Friday, January 21, 2011

The Death of a King

It was on this day in 1793 that His Most Christian Majesty, King Louis XVI of France and Navarre was executed guillotine after being declared a "traitor" by the French Convention. As had been the case since the reign of King Louis XIII, the King of France was the official protector of the Principality of Monaco and feudal overlord of her princes. Now the Bourbon monarchy had been abolished and Louis XVI was sent to his death for his royal blood. In time his wife would follow him, also sent to the guillotine, and his little son and heir, the Dauphin, would be starved to death in a revolutionary prison. This news undoubtedly sent shock waves throughout the House of Grimaldi. If the French revolutionaries would kill their own king, whose person was once held sacred, what mercy could a deposed monarch of a foreign princely family expect? At the time, HSH Prince Honore III was himself in a revolutionary prison, his country had been torn from him and in due time would be absorbed completely by the French Republic. What horror Prince Honore III and his son Hereditary Prince Honore IV must have felt when this news reached their ears. No doubt they wondered when their own turn to face Madame Guiolltine would come. Thankfully, that day did not come save for the tragic Princess Francoise-Therese de Choiseul-Satinville, wife of Prince Joseph of Monaco.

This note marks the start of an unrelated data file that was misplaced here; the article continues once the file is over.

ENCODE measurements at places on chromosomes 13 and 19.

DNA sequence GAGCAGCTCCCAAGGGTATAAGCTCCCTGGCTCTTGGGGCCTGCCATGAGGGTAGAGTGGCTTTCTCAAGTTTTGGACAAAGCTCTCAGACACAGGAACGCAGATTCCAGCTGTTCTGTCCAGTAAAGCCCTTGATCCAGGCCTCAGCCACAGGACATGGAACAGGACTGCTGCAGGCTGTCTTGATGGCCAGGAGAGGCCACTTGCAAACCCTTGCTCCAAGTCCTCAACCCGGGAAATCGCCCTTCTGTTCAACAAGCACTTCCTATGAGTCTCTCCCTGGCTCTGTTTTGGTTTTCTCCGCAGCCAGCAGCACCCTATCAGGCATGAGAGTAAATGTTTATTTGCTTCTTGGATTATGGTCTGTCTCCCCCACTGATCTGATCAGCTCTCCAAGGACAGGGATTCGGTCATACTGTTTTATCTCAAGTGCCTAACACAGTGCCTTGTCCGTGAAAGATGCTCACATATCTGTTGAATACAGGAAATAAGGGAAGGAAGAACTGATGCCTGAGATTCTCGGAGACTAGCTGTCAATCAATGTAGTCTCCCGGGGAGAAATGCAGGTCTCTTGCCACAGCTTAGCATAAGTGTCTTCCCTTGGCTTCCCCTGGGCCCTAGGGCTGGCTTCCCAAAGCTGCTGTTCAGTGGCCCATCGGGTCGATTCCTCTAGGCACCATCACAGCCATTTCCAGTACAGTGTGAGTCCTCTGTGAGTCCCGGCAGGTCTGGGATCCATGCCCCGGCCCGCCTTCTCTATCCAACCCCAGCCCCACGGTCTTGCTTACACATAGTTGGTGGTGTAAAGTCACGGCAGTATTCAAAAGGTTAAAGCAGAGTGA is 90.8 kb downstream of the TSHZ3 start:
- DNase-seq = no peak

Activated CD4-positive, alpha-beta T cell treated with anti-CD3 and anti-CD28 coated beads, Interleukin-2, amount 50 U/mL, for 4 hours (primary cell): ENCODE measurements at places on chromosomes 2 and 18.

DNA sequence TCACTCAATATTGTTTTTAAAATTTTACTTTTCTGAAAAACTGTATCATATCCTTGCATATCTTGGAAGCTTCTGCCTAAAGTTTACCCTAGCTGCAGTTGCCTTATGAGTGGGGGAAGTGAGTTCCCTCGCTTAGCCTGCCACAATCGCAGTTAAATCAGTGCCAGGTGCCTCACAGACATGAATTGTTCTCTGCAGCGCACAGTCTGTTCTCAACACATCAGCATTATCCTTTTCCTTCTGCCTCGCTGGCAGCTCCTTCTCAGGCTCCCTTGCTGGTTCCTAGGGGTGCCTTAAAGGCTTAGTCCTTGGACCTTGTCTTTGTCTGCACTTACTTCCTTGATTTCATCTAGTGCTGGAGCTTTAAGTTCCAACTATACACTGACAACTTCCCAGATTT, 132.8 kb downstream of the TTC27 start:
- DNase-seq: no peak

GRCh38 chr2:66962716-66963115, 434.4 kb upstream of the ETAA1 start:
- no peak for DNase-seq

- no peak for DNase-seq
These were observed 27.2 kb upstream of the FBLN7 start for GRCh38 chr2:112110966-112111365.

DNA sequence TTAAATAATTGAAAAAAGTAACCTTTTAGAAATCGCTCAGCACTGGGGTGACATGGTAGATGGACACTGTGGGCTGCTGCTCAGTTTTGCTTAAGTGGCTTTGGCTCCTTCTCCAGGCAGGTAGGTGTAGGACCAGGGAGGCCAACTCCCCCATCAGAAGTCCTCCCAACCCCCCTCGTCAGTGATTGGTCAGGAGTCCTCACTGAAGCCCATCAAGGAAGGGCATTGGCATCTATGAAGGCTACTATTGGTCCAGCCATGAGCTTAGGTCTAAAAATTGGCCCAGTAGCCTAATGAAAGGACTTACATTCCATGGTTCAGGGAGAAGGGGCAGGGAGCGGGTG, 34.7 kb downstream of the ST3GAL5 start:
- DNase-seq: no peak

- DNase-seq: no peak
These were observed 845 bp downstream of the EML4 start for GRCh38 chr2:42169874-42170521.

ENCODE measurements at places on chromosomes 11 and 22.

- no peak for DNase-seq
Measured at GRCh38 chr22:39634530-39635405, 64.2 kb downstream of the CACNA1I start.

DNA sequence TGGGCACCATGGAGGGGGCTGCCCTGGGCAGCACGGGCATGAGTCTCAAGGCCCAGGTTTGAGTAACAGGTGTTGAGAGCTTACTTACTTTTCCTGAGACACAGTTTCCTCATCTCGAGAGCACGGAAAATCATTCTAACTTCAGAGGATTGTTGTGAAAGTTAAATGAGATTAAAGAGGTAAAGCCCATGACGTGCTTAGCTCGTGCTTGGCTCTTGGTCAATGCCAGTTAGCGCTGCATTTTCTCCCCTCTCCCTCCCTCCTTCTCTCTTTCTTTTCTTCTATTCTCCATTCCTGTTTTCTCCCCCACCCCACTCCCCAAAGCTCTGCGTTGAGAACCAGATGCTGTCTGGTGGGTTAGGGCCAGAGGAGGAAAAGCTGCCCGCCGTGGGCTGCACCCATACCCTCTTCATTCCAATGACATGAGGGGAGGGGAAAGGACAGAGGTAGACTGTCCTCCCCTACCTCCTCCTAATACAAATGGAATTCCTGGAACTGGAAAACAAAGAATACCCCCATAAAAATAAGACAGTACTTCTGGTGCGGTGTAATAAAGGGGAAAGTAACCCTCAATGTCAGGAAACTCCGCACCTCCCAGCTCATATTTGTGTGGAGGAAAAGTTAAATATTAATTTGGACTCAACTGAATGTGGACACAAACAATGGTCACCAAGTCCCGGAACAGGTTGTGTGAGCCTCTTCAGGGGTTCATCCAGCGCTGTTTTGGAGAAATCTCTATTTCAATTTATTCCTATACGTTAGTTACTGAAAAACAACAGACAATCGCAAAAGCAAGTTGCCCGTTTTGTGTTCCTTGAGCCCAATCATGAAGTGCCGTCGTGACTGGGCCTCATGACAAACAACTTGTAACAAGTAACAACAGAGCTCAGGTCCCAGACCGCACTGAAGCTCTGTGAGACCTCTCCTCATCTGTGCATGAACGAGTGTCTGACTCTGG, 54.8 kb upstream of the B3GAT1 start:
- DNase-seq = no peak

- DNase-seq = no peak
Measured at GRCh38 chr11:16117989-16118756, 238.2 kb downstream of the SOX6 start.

Although they may not have felt it as severely as the Princes of Monaco sitting in prison in Paris, the whole world was shocked the regicide of Louis XVI and none moreso than the remaining crowned heads of Europe. However, the United States was also not without outrage on the occasion. It had, oddly enough, been Thomas Paine of Pennsylvania, the famous propagandist of the American Revolution who had really sold the American public on dropping their loyalty to the King of England, who was the single member of the Convention to vote against the execution of the King. Paine warned his fellow revolutionaries that America had not forgotten that it had been the intervention of King Louis XVI which had ensured their victory in the war for independence. As Paine said, 'The man you have condemned to death is regarded by the people of the United States as their best friend, the founder of their freedom'. He warned them that by killing King Louis they would instantly turn the United States from a friend to a foe of the Revolution. Although some supporters remained, by and large he was correct.

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